Abstract illustration representing the next-level scientific fields

By Andrew Postman
Artwork by Philiplueck

This past May, President Andrew Hamilton provided “An Update on the Sciences at NYU.” The report highlighted four fields of science with ambitious visions: supercomputing, chemical biology, bioengineering, and quantum phenomena (artificial intelligence was recently named a priority as well). The university’s unique potential for intersectionality in these areas makes them ideal for investment. Each field offers an opportunity to leverage—and then merge—existing institutional strengths, with the promise that the whole will be more than the sum of its parts.
While the update showcased these four initiatives, it also heralded significant progress as well: NYU competes for grants with a success rate of 29 percent, consistently beating the national average. An increase in research and development investment pushed our university ranking by the National Science Foundation from 55th a decade ago to 18th today (among private institutions, that ranking jumps to 9th). NYU has created more than 50 start-ups in the past five years, with 78 percent greater start-up activity per research dollar than the national average. We rank first in licensing, with revenues in excess of $2.3 billion. The university is the 17th-most-patent-generating place in the United States and 20th worldwide.
    Much of this activity coincides with the arrival of Stacie Bloom, the university’s new vice provost of research. The ultimate goal is “to increase the competitiveness of NYU’s research portfolio through strategic development,” Bloom says.
    As the push continues for ever-greater global recognition of, and contribution by, the sciences, we explore what specifically is being accomplished here in the fields of supercomputing, chemical biology, bioengineering, and quantum phenomena, and what they might look like in the near (and more distant) future.

abstract illustration of supercomputing concept


With so much science being done computationally, it’s a virtual necessity for NYU to be upping its game in this area. Researchers need a dedicated, high-speed, low-latency internet on which to conduct their work. Shockingly, those at NYU currently use the same network that students use to stream Netflix (and do homework, of course).
    The demand for high-performance computing—not only in areas of traditional strength for the university, such as math and mathematics modeling, data science, virtual and augmented reality, and artificial intelligence, but in numerous other research areas as well—grows day by day.
    Just a decade and a half ago, the fastest supercomputer in New York City could be found on the NYU campus. So what happened? Competition for supercomputing increased, with more nodes available, including at other New York–based research institutions. Some NYU researchers had access to supercomputers through their collaborators. And it costs a lot to buy and support high-level computing power.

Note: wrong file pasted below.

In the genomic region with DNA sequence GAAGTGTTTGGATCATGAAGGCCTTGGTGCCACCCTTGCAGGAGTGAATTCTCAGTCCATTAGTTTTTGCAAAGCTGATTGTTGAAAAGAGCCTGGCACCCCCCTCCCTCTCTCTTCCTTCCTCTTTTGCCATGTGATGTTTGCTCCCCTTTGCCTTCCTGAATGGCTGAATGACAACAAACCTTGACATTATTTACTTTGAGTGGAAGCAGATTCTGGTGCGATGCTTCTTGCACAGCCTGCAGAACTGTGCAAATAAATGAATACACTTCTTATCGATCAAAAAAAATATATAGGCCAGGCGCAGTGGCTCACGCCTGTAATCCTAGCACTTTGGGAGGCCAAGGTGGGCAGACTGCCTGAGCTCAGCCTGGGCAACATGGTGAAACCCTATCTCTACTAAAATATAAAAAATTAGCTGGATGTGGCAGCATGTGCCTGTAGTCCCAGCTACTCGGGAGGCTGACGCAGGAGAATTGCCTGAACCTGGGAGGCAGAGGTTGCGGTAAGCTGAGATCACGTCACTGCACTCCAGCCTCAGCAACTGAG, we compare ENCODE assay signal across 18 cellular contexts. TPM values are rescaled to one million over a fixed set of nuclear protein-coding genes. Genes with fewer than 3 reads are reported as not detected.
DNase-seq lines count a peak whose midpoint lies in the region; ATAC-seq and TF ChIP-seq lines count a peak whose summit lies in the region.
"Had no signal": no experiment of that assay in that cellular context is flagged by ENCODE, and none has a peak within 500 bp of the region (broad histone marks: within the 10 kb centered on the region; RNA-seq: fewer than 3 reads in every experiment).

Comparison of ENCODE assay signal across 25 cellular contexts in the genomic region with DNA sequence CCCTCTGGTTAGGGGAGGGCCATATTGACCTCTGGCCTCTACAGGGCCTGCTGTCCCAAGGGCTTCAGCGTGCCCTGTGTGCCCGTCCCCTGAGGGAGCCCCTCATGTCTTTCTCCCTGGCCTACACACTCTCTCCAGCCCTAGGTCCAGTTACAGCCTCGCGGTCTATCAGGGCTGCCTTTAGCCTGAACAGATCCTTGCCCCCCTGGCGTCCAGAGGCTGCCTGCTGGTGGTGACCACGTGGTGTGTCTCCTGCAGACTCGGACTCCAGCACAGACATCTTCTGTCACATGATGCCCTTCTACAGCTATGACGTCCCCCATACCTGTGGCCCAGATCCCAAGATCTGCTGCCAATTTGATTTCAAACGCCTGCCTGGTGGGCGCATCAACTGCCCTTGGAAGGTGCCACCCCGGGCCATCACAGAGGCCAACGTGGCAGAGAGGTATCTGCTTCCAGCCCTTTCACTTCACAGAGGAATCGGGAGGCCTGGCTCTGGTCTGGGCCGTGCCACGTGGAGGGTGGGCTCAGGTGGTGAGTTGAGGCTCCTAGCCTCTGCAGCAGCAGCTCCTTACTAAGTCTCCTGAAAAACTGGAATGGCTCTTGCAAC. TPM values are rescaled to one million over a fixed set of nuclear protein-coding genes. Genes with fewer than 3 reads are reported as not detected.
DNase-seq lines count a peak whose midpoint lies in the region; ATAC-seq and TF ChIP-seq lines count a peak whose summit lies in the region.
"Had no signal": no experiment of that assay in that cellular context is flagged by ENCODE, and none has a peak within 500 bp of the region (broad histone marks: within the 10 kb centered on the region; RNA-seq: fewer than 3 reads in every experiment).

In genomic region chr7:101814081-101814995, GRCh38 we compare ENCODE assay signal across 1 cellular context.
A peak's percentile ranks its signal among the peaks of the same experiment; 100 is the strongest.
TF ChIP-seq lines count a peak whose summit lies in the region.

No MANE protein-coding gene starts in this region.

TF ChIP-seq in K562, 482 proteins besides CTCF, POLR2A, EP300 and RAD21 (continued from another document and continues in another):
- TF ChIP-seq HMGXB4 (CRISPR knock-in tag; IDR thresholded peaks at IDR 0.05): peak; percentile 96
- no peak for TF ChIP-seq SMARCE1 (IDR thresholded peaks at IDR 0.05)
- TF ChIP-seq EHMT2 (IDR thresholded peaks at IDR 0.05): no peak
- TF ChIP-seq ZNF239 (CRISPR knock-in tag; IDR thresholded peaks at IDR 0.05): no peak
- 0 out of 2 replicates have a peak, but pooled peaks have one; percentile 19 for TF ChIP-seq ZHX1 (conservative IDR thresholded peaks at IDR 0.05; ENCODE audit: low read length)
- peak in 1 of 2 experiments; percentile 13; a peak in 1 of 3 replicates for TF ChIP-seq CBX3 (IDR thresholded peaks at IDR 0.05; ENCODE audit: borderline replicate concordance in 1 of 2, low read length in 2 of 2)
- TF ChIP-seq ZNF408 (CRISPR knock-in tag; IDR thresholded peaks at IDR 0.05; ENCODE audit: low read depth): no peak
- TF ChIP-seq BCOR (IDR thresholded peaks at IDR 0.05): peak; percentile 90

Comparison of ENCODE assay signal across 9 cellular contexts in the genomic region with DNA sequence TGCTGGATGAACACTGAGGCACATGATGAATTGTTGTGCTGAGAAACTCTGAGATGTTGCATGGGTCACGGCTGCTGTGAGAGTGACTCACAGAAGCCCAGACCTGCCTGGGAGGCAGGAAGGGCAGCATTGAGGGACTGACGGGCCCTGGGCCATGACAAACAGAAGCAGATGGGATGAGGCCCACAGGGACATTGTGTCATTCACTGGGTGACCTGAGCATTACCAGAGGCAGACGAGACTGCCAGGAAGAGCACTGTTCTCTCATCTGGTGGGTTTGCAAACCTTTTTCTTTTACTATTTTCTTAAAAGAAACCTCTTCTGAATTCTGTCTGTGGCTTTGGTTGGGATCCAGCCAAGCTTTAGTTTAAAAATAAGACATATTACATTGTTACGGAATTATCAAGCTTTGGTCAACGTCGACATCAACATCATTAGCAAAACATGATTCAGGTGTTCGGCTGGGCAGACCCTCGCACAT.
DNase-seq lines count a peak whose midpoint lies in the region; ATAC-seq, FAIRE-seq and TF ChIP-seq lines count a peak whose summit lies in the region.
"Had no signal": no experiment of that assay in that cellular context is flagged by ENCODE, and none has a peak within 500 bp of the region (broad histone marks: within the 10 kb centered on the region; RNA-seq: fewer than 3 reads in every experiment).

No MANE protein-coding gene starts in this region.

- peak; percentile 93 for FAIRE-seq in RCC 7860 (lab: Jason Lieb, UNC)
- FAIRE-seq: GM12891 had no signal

Suddenly, NYU had slipped in an area of previous strength, if not dominance. Fortunately, all of that is turning around.
    NYU’s IT division, in collaboration with various deans and schools, is designing a new high-performance computing cluster to address the limitations of the current one, which includes long wait times and restrictions on job size and duration.
    With more and more research demanding access to supercomputing, with everyone collecting big data sets, with a need for different types of data storage systems, the university is creating the Center for Research Computing (CRC), which will feature a petascale supercomputer (able to perform more than 1 quadrillion floating point operations per second) and a dedicated, high-speed research network for NYU scholars.
    Stratos Efstathiadis, director of the university’s Research Technology Services, is working with researchers and faculty on designing the new supercomputer and network, aiming to complete that part of the process by the start of 2020.
    For the former, Efstathiadis says, “we’re looking at the latest technologies in CPUs and storage, which may produce the fastest machine in New York City”; for the latter, “when it’s done, it may be the fastest network at an academic institution in the United States.”
    One way to save on the cost of such a project is to forgo Manhattan and choose a colocation facility where real estate, as well as the enormous amount of required electricity (including cooling the machine), is more reasonably priced. The new supercomputer will be allocated about 1.5 megawatts of power, “enough to run a small village,” Efstathiadis says, a size meant to accommodate the projected growth of the university’s high-performance computing needs.
    Once upon a time, when the Courant Institute of Mathematical Sciences’ supercomputer was the pride of the campus, its residence in Manhattan made its upkeep difficult (due to the value of square footage and the higher cost of electricity). New Jersey and upstate New York are the two finalists for the site of the colocation facility.